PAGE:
Through circumstances that tend to preclude adult, secondhand description, he leaves his prep school in Pennsylvania and goes underground in New York City for three days. The boy himself is at once too simple and too complex for us to make any final comment about him or his story. Perhaps the safest thing we can say about Holden is that he was born in the world not just strongly attracted to beauty but, almost, hopelessly impaled on it.
There are many voices in this novel: children's voices, adult voices, underground voices-but Holden's voice is the most eloquent of all. Transcending his own vernacular, yet remaining marvelously faithful to it, he issues a perfectly articulated cry of mixed pain and pleasure. However, like most lovers and clowns and poets of the higher orders, he keeps most of the pain to, and for, himself. The pleasure he gives away, or sets aside, with all his heart. It is there for the reader who can handle it to keep.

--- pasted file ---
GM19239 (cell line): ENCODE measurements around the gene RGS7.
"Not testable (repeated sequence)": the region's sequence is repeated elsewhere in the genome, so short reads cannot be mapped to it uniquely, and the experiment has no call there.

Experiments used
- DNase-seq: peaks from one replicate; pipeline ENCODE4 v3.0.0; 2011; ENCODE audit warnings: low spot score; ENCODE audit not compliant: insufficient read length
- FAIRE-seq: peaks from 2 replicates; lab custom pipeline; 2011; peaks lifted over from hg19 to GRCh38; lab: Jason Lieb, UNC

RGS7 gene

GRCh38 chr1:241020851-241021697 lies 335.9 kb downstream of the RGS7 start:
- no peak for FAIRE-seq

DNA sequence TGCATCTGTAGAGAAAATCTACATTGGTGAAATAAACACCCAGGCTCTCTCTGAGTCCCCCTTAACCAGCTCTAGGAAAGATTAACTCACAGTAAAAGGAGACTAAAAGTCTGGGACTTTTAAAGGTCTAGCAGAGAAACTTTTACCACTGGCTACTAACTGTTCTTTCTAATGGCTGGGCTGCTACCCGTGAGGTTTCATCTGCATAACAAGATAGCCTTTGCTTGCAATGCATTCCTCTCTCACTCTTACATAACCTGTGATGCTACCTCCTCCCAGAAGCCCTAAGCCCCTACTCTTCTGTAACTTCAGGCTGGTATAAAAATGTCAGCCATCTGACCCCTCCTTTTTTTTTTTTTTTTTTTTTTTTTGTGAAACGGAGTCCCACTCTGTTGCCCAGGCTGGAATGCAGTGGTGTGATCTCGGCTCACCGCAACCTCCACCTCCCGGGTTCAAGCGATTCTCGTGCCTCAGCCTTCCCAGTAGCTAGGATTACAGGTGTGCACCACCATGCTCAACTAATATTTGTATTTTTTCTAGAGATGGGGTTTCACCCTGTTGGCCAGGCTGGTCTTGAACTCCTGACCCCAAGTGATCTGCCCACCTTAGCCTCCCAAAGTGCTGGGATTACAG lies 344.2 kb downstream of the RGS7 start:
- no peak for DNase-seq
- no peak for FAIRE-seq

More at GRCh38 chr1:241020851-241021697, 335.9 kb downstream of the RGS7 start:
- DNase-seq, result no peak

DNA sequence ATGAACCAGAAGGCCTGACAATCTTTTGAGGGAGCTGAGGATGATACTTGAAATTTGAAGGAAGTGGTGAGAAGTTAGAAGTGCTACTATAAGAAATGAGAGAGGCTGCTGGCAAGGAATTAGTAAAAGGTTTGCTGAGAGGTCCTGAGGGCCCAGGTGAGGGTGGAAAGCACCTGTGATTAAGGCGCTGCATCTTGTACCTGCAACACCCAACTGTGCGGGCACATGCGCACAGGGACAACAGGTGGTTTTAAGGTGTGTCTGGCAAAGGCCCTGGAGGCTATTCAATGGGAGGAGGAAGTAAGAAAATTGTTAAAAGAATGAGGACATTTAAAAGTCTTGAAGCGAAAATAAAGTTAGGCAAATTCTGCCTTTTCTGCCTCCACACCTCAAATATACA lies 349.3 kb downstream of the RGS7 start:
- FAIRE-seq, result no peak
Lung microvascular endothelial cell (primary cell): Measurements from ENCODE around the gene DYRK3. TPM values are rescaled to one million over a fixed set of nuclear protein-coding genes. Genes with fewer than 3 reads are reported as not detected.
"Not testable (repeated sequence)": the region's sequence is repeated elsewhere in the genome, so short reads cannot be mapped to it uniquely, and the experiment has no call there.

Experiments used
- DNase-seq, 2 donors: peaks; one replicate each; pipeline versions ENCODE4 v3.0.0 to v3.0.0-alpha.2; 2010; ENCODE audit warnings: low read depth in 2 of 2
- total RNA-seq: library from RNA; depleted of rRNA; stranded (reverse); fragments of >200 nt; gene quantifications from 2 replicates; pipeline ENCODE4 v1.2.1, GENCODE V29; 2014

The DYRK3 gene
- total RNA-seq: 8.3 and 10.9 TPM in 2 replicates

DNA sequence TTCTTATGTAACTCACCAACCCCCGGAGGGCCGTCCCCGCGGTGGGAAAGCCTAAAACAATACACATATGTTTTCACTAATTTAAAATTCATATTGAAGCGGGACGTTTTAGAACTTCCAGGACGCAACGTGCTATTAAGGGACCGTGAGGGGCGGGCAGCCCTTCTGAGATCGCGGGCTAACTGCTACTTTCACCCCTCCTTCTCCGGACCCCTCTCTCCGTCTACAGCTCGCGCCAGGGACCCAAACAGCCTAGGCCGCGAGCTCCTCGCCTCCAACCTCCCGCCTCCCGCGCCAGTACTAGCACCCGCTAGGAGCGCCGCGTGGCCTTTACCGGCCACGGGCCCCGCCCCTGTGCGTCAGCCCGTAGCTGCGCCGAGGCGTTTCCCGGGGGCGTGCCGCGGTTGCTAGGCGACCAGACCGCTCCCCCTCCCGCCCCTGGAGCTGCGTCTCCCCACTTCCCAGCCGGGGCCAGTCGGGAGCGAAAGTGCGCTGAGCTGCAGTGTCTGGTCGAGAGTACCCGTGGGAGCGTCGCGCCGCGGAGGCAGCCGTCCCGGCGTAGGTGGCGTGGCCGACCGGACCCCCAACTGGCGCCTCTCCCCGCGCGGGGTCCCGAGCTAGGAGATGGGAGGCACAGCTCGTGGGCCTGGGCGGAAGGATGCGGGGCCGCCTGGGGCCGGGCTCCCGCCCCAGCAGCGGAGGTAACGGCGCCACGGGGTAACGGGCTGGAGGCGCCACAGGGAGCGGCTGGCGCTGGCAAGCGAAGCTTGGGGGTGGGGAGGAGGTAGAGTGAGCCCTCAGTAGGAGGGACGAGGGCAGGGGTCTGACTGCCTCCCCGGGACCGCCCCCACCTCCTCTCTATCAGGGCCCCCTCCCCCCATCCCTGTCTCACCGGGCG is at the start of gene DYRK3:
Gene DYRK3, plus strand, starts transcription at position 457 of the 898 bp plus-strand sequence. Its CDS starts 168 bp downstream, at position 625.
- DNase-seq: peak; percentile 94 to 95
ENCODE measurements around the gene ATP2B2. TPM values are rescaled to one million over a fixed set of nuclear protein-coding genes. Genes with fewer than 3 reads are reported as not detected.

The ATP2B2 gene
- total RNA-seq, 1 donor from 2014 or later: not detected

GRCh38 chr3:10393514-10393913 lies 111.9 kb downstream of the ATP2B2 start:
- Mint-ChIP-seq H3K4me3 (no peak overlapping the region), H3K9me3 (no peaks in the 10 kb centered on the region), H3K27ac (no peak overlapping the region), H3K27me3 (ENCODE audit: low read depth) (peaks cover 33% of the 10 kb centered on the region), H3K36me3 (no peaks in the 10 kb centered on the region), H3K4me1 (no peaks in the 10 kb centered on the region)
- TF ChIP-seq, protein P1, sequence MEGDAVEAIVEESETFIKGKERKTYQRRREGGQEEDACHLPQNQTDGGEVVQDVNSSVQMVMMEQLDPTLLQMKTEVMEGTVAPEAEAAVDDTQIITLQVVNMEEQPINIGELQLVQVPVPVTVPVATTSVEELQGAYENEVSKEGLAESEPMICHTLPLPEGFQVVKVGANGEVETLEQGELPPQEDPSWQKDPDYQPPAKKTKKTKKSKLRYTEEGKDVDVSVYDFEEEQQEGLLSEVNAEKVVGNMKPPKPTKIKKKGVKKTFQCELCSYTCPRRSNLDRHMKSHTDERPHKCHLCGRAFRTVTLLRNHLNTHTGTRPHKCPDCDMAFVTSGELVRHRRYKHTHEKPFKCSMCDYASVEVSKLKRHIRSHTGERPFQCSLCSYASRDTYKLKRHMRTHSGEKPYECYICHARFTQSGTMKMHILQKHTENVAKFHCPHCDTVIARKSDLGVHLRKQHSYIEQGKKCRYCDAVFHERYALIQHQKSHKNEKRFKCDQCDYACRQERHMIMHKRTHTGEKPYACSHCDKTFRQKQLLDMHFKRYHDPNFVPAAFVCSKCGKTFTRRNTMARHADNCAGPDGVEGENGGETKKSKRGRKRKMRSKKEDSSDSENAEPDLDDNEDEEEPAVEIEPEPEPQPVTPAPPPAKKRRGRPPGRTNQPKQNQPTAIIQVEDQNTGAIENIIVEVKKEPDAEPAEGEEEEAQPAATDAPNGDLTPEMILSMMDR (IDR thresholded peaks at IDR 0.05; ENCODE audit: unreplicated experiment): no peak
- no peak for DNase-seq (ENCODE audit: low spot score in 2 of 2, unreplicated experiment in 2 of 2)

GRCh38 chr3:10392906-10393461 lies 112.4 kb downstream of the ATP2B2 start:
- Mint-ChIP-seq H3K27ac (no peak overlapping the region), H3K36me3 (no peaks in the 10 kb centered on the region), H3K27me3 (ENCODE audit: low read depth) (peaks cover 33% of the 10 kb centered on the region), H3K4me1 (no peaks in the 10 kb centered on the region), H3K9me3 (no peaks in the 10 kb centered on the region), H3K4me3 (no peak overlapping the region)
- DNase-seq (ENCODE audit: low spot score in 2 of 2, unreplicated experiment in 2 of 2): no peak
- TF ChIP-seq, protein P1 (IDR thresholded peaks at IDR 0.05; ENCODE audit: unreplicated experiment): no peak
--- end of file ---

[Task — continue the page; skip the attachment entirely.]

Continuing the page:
About: For more than fifty years, Catcher, easily the most banned book of the twentieth century American canon, the favorite target of conservative school systems, earnest parents groups, and strident church organizations, has thrived on its reputation as an underground text, passed among ardent readers with cult-like fanaticism, hard core fans who have found in the lonely misfit Holden Caulfield a companion, a friend for life.
About: A study guide to the popular novel offers a plot summary, a review quiz, and an examination of important quotations, along with analysis of the key themes, motifs, characters, and symbols in the work.
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